The Top Thirteen Teenager Problem Areas-Part I

I’ve been a child psychologist for twenty-seven years. Here’s
the top thirteen teenager problems areas I see every day.

1) Out of home activities. Teenagers frequently want to “hang out”
with other teens, usually away from the house, or if at home, out of
parent’s earshot or eyesight. Who they hang out with and how far away should they be allowed to roam are things teens prefer to decide, not parents.
2) Curfews. Teenagers want to stay out later at night, especially
after school functions, especially with their peers. They also want
to decide when not to come home.
3) Privacy. If a girl is visiting your home (if your teen is a boy),
should there be any “visiting” behind closed doors? Teens want privacy
like everyone else. They usually also want something else, or at least
are thinking about it.
4) Safety. If your teen goes home after school, does s/he go directly
home (no “dilly dallying”) and stay there if the parent has to work?
After school, does the front door stay closed and locked and should there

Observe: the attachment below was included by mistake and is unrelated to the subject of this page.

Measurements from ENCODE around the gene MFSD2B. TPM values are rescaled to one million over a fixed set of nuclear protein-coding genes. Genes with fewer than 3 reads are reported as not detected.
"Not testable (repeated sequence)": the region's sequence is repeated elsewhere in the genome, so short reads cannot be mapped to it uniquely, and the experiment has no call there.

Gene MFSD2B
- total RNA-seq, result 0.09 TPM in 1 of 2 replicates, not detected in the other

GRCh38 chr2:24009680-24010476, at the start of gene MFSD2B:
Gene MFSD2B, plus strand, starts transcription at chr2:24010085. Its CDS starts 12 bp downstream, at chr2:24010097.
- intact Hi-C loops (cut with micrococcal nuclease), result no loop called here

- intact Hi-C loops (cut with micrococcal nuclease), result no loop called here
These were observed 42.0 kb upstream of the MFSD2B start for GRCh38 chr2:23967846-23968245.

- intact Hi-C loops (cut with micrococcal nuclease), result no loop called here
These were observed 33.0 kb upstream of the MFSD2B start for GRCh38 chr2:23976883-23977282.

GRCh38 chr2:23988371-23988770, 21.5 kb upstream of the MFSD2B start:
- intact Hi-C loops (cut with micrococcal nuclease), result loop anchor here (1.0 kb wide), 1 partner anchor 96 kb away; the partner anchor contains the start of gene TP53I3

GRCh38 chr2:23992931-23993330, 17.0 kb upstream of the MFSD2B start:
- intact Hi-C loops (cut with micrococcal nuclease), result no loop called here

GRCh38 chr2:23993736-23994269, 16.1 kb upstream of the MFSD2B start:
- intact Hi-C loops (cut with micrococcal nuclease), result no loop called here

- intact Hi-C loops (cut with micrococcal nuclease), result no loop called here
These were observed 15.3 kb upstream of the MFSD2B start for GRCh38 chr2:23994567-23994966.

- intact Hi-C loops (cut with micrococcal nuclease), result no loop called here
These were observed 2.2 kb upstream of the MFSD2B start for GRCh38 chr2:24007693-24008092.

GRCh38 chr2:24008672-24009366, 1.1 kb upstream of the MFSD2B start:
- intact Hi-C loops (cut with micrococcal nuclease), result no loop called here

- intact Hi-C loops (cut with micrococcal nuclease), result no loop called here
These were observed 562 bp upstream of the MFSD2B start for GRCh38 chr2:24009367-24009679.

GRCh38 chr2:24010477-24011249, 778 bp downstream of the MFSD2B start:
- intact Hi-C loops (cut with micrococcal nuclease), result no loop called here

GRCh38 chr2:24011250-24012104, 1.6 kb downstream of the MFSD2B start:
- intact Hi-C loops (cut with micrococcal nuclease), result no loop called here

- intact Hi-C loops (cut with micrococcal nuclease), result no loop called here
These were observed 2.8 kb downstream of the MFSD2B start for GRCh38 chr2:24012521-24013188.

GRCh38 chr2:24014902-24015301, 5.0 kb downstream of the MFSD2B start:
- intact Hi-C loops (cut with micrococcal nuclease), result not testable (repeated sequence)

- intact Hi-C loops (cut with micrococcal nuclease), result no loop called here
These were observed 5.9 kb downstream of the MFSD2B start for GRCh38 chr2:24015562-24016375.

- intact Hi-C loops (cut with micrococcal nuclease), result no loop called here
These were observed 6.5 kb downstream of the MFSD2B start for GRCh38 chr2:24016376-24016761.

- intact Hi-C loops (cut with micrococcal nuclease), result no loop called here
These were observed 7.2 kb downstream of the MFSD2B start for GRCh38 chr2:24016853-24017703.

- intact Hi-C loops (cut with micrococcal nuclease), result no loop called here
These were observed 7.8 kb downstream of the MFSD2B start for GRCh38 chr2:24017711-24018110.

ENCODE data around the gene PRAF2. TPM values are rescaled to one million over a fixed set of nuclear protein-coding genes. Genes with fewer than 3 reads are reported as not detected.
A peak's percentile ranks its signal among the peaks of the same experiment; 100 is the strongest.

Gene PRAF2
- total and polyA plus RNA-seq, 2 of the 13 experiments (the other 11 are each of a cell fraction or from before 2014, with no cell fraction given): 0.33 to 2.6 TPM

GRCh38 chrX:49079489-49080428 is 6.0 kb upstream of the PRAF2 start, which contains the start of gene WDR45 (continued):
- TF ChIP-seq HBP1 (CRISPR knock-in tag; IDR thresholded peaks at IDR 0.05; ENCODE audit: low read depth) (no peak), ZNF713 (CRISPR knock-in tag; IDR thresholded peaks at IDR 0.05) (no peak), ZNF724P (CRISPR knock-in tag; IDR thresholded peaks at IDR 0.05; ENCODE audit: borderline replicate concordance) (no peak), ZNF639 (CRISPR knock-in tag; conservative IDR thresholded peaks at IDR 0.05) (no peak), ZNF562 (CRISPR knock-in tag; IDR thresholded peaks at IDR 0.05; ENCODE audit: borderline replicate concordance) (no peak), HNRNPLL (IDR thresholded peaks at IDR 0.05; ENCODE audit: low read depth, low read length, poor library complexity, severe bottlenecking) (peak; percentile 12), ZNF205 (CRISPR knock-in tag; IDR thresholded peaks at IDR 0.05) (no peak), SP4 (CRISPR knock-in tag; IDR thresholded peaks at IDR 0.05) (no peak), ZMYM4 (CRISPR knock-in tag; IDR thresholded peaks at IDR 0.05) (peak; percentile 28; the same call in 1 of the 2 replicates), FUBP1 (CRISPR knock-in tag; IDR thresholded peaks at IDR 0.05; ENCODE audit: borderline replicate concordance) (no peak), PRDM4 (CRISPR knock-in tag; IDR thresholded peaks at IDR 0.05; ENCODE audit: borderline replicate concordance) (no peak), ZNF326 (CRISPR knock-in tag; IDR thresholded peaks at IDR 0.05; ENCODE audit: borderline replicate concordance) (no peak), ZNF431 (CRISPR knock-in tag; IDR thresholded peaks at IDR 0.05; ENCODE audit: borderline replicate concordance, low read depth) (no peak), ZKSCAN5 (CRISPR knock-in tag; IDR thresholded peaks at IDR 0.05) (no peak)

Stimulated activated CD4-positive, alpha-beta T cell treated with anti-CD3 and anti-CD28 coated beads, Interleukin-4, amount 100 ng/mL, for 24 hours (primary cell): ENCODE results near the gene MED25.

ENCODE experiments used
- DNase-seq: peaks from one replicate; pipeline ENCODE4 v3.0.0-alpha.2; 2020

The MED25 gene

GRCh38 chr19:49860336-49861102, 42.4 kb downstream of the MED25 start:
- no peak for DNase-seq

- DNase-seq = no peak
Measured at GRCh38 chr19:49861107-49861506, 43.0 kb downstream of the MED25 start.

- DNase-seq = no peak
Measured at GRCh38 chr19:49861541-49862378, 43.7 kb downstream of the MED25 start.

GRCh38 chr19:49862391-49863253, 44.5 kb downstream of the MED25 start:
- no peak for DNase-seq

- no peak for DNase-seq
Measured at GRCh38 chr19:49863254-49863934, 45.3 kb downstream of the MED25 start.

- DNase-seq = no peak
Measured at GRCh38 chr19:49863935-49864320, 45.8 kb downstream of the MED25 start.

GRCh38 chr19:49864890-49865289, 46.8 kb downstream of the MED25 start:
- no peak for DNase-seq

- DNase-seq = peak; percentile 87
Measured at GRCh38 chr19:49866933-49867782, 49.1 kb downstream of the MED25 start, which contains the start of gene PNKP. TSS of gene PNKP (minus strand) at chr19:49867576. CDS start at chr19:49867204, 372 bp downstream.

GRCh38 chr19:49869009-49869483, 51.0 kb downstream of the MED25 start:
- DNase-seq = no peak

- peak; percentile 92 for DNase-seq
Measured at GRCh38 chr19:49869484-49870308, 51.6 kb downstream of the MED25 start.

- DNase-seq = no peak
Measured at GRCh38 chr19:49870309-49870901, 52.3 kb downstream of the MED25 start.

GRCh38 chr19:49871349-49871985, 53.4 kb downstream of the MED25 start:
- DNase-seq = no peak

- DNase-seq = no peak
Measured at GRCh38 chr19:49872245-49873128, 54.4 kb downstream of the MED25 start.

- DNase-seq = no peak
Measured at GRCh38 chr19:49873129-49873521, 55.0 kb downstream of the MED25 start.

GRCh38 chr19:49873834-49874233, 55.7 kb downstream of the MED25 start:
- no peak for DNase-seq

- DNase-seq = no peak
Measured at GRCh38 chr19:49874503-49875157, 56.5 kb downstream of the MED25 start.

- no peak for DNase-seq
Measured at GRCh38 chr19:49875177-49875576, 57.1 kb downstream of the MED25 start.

be “friends” arriving before the parent? Should your teenager call you
when s/he arrives at home?
5) Electronics. What are healthy activities? Video games? How many? How much time spent on them? This includes cell phone and
computer time.
6) Comparative Age. At what age should a younger child or teenager
have a cell phone? You’d be surprised at the range of ages I encounter. At what age should a teenager be allowed to take care of a younger child, either a sib or baby sit?
7) Makeup. When can a girl wear makeup?
8) Dating. At what age should dating be allowed?
9) Driving. When should your teenager begin driver’s instruction?
Whose car is s/he going to drive? DOES s/he drive?
10) Grades. What is the minimum GPA (grade point average) necessary
to have some of these privileges? What is the minimum GPA, period?
11) Criminal Behaviors. Truancy is a lesser crime, but it does bring
up the issue of how to deal with a teenager who refuses to go to school?
At the “kid” level, other criminal behaviors are: fire setting, fighting
to the point of seriously hurting others (sometimes associated with gang
membership) or destroying property (e.g., “tagging”). Lesser “crimes”
are plagiarizing, or copying other’s answers on tests.
12) Drug and alcohol experimentation. As parents, you may not recognize
when this first starts, but it likely will, and you will have to have some
policy and approach.
13) Visitation. In divorce cases, usually there is supposed to be
visitation with the “other” parent. What are the parameters of the visits? What if your teen refuses to go? (Theoretically, this is often regulated by the legal system, but practically, it is anything but…)

–Dr. Griggs

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